The Vietnam War (1955-1975) was fought between Communist North Vietnam, supported by the Soviet Union and China, and South Vietnam, supported by the United States. The bloody conflict had its roots in French colonial rule and an independence movement led by communist leader Ho Chi Minh.
Vietnam was a battleground during the Cold War, when the United States and the Soviet Union fought for world domination. At the end of the war, northern and southern Vietnam would be reunited, but at a high price. Here are six events that led to the Vietnam War.
1. The collapse of French Indochina and the rise of Ho Chi Minh
Vietnam became a French colony in 1877 with the founding of French Indochina, which included Tonkin, Annam, Cochinchina, and Cambodia. (Laos was added in 1893.) The French lost control of their colony briefly during World War II, when Japanese troops occupied Vietnam.
As Japan and France fought over Vietnam, an independence movement was forming under Ho Chi Minh, a revolutionary leader inspired by Lenin’s Bolshevik revolution. He created the League for the Independence of Vietnam, better known as the Viet Minh, in May 1941.
Ho Chi Minh declared Vietnam’s independence from France on September 2, 1945, just hours after Japan surrendered in World War II. When the French rejected his plan, the Viet Minh resorted to guerrilla warfare to fight for an independent Vietnam.
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2. Battle of Dien Bien Phu
The conflict between the French and the Viet Minh culminated in the decisive battle of Dien Bien Phu, when, after a four-month siege, the French lost to the Viet Minh under Commander Vo Nguyen Giap, marking the end of the French domination. In Vietnam. The question of who would rule Vietnam and how has aroused the interest of world superpowers, who have watched the situation in Vietnam with growing unease.
3. The Geneva Agreements of 1954 divide Vietnam
The Geneva accords were signed in July 1954 and divided Vietnam on the 17th parallel. North Vietnam would be ruled by the Communist government of Ho Chi Minh, and South Vietnam would be ruled by Emperor Bao Dai. An election was due in two years to unify Vietnam, but the United States, fearing that a national election would lead to a communist regime, ensured it never took place.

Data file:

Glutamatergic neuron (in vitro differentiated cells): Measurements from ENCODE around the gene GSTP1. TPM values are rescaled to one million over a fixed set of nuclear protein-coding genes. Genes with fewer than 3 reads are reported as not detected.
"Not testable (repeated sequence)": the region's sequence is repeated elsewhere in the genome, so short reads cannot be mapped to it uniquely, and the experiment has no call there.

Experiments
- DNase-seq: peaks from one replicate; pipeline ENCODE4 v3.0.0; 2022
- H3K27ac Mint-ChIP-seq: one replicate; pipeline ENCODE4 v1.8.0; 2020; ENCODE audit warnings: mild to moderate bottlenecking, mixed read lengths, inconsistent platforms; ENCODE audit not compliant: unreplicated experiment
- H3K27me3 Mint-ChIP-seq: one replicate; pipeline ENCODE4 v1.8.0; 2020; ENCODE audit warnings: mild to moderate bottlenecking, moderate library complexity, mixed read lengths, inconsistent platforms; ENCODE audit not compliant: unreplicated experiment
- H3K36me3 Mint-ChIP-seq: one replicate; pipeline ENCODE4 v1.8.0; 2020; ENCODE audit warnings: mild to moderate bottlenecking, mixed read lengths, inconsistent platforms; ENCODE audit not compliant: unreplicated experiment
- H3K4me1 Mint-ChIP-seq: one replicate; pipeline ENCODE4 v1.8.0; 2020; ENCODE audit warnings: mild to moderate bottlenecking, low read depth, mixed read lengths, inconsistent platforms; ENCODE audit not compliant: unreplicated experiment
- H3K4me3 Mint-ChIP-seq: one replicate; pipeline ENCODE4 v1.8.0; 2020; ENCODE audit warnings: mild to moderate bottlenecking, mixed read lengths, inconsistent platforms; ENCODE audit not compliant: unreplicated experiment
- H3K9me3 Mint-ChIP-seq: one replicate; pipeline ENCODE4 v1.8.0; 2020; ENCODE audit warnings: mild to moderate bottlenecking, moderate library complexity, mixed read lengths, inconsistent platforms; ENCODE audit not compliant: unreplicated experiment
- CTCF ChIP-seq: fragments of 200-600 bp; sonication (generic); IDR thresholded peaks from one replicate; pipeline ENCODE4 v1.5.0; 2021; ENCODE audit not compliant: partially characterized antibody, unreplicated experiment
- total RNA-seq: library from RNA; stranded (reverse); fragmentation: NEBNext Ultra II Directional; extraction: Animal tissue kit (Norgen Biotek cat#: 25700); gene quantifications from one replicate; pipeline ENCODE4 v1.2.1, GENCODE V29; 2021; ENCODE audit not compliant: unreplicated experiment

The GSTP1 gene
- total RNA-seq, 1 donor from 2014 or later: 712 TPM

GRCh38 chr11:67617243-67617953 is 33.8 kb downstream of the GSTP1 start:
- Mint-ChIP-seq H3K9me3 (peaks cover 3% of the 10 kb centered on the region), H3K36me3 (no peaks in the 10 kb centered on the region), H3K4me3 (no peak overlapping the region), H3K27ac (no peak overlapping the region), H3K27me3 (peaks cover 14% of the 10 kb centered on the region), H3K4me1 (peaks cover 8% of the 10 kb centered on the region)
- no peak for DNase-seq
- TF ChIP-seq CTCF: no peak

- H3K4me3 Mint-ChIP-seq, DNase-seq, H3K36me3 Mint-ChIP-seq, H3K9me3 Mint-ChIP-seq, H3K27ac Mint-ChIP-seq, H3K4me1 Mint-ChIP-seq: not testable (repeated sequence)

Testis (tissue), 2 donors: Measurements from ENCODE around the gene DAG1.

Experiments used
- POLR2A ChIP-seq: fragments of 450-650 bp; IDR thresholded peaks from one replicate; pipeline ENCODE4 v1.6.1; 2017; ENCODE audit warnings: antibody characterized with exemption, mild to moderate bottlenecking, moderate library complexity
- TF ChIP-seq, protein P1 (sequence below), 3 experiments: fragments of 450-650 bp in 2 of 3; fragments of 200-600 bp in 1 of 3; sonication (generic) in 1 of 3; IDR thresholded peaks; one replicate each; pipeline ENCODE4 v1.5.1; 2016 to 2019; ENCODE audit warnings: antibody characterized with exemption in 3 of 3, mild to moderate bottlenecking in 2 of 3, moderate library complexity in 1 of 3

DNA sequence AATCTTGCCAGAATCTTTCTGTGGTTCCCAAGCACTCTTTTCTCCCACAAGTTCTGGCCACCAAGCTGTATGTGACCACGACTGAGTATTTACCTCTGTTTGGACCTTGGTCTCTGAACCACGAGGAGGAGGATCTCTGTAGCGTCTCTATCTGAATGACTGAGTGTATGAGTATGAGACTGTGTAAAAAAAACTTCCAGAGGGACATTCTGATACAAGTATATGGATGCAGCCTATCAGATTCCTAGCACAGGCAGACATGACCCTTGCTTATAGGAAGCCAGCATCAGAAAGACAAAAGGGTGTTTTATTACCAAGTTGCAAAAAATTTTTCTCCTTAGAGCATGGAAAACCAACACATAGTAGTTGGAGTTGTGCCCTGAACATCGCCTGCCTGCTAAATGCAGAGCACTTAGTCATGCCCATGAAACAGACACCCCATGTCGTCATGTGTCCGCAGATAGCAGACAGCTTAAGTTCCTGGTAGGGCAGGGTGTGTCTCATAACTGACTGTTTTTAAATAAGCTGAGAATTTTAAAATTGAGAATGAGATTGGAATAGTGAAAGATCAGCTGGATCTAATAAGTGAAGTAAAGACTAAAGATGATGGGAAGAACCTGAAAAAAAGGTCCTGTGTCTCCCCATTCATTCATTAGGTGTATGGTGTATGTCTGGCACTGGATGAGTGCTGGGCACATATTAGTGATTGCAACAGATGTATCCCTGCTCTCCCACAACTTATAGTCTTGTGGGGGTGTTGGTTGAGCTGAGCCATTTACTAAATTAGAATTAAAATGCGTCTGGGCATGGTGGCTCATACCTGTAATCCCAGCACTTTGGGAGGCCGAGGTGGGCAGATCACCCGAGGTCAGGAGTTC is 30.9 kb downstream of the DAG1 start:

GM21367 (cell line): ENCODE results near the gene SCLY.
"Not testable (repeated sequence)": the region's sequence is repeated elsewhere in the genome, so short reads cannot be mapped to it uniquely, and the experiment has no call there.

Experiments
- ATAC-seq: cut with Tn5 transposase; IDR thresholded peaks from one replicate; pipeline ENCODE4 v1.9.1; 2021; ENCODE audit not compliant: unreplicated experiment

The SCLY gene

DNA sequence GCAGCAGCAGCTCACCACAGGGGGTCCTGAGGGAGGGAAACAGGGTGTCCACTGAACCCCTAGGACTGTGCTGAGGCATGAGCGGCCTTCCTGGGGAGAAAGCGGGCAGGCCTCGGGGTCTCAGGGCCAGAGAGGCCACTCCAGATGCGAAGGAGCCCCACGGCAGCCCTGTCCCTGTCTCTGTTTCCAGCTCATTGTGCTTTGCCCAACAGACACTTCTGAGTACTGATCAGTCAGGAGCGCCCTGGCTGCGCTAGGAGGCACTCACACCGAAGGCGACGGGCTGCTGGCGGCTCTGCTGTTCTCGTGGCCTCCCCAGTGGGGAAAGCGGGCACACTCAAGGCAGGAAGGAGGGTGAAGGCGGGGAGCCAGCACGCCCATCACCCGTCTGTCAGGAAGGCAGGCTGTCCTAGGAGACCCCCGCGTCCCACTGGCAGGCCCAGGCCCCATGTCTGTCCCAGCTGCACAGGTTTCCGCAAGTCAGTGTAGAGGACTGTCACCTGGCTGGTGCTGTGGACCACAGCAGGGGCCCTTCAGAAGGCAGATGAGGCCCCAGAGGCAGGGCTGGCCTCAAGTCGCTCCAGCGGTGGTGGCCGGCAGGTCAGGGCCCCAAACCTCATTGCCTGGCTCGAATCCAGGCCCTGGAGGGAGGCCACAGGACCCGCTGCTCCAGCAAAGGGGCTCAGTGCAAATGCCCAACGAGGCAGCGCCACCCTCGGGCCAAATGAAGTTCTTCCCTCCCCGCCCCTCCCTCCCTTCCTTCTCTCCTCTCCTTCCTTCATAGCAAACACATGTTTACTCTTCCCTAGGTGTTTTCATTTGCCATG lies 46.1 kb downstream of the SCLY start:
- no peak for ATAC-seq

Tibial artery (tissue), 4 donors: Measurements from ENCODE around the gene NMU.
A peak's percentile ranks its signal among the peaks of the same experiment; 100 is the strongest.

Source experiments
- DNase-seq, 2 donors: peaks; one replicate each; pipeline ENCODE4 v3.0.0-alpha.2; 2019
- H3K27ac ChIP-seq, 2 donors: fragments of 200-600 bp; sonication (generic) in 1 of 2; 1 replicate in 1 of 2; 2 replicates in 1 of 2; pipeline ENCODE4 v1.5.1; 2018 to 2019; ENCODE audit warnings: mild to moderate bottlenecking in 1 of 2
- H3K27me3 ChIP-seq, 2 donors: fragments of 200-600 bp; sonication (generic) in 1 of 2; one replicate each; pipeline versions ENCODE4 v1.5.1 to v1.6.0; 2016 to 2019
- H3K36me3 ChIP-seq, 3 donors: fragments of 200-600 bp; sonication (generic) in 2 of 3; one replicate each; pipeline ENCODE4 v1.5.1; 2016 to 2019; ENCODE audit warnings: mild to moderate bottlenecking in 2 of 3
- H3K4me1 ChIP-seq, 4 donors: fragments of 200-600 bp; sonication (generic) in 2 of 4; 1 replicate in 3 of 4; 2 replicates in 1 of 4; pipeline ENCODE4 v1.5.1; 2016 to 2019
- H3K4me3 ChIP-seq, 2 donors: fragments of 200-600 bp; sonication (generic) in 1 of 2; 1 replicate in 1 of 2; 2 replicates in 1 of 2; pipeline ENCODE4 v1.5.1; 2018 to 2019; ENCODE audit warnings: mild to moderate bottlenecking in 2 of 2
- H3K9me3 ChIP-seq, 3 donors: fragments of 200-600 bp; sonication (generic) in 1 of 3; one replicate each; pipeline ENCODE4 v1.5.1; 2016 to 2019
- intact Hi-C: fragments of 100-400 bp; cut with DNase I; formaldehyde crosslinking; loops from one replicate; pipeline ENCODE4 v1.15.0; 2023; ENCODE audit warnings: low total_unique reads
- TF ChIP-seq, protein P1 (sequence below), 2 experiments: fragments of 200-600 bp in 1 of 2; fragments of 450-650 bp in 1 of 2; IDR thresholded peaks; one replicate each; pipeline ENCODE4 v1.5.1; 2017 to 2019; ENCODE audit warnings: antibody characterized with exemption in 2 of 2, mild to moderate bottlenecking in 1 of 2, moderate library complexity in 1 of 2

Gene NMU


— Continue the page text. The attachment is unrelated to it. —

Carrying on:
“The ‘temporary’ division of the country at the seventeenth parallel into two ideologically opposed states meant that the civil conflict in Vietnam would collide on a large scale with East-West rivalry,” says Lien-Hang T. Nguyen, Dorothy Borg Associate Professor History of the United States and East Asia at Columbia University.
4. The Cold War
Vietnam was divided during the Cold War, when tensions between the United States and the Soviet Union were at an all time high. Mao Zedong had proclaimed the establishment of the People’s Republic of China in 1949, and in January 1950, China joined the Soviet Union in formally recognizing the Communist Democratic Republic of Vietnam.
During the Cold War, the United States practiced a policy of containment. President Harry S. Truman’s Truman Doctrine promised political, military, and economic assistance to democratic nations facing threats from communist forces. His successor, President Dwight D. Eisenhower, advanced the domino theory that a Communist victory in Vietnam would create a domino effect in Southeast Asia… and therefore should be avoided at all costs.
“The Vietnam War was both a war to reconcile the issues of European imperialism in a new postcolonial space, a war between Marxism-Leninism and democratic capitalism, and a war between the Vietnamese parties,” says Nguyen.
5. The overthrow of Ngo Dinh Diem
Emperor Bao Dai has been replaced by Catholic nationalist Ngo Dinh Diem. His strong anti-Communist stance was popular with Americans who helped him come to power. But Diem’s preferential treatment of the Catholic minority has led to protests across South Vietnam. In May 1963, eight Buddhist protesters were killed by government officials in Hue.
In response, Buddhist monk Thích Quang Duc set himself on fire in the middle of a busy crossroads in Saigon. Other monks began to immolate themselves in what has come to be known as the “Buddhist crisis”. The United States has lost confidence in Diem’s ability to lead.
In November, the United States supported a military coup in which Diem and his brother, Ngo Dinh Nhu, were assassinated. (US President John F. Kennedy would be assassinated less than three weeks later.) The coup was followed by a chaotic succession of 12 different governments in South Vietnam between 1963 and 1965.
6. Gulf of Tonkin incident
The Gulf of Tonkin incident, also known as the USS Maddox incident, marked the official entry of the United States into the Vietnam War.
“In the summer of 1964, the Johnson administration was making secret plans for an expansion of US military involvement in Vietnam. Any such action should have the support of Congress, officials determine, and the Gulf of Tonkin incident provided an opportunity to obtain this authorization, ”said Fredrik Logevall, Laurence D. Belfer professor of international affairs at the John F. Kennedy School of Government at Harvard. University.
On August 2, 1964, the USS Maddox encountered three Soviet-built North Vietnamese torpedo boats in the Gulf of Tonkin. The Maddox fired what it described as warning shots and was greeted by torpedo and machine gun fire. On August 4, the U.S. destroyer Turner Joy and the USS Maddox reported that they had been ambushed, although Turner Joy’s account has since been called into question by historians.
On August 7, the House and Senate passed the resolution on the Gulf of Tonkin with near unanimity granting President Lyndon B. Johnson the power “to take all necessary measures to repeal any armed attack against the forces of the States. United and to prevent any further aggression. ”
The American war in Vietnam had officially started.
READ MORE: Timeline of the Vietnam War